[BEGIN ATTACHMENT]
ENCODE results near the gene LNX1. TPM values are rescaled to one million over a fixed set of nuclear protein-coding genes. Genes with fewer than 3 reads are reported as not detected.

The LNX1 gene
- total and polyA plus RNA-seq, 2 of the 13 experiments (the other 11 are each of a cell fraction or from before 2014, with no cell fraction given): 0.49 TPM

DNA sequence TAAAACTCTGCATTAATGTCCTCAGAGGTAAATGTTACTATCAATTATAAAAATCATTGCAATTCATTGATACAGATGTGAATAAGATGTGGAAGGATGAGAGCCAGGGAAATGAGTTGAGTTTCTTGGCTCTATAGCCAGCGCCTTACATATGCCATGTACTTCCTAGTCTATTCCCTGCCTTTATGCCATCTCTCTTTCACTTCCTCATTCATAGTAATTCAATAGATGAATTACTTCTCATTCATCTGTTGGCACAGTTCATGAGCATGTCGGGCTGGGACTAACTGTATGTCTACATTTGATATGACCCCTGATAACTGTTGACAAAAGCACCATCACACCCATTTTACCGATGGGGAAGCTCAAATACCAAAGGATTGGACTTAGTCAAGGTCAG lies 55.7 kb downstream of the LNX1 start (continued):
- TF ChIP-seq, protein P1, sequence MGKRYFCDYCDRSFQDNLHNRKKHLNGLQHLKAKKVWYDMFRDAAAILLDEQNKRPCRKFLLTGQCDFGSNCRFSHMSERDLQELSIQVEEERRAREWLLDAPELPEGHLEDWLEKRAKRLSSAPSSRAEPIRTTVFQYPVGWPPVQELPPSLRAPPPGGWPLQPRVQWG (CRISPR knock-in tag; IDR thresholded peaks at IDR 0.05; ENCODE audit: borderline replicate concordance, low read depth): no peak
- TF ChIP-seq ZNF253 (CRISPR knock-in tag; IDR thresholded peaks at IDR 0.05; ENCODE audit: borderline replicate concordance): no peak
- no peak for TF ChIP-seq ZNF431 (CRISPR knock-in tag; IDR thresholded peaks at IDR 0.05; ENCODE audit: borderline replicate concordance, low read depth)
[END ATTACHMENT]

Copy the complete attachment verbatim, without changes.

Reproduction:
ENCODE results near the gene LNX1. TPM values are rescaled to one million over a fixed set of nuclear protein-coding genes. Genes with fewer than 3 reads are reported as not detected.

The LNX1 gene
- total and polyA plus RNA-seq, 2 of the 13 experiments (the other 11 are each of a cell fraction or from before 2014, with no cell fraction given): 0.49 TPM

DNA sequence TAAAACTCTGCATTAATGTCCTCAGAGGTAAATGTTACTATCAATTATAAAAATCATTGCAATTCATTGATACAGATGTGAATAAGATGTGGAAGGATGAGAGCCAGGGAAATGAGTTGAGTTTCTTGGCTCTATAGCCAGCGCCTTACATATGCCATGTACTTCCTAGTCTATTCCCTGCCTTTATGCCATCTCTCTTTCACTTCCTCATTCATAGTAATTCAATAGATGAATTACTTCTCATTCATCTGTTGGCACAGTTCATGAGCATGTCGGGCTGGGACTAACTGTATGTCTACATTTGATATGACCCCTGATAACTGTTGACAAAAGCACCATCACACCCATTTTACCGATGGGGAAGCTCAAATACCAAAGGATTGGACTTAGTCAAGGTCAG lies 55.7 kb downstream of the LNX1 start (continued):
- TF ChIP-seq, protein P1, sequence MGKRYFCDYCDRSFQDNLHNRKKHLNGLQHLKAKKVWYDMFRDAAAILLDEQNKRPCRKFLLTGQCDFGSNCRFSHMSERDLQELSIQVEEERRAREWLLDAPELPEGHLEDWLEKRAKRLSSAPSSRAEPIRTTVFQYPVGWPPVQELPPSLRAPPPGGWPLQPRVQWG (CRISPR knock-in tag; IDR thresholded peaks at IDR 0.05; ENCODE audit: borderline replicate concordance, low read depth): no peak
- TF ChIP-seq ZNF253 (CRISPR knock-in tag; IDR thresholded peaks at IDR 0.05; ENCODE audit: borderline replicate concordance): no peak
- no peak for TF ChIP-seq ZNF431 (CRISPR knock-in tag; IDR thresholded peaks at IDR 0.05; ENCODE audit: borderline replicate concordance, low read depth)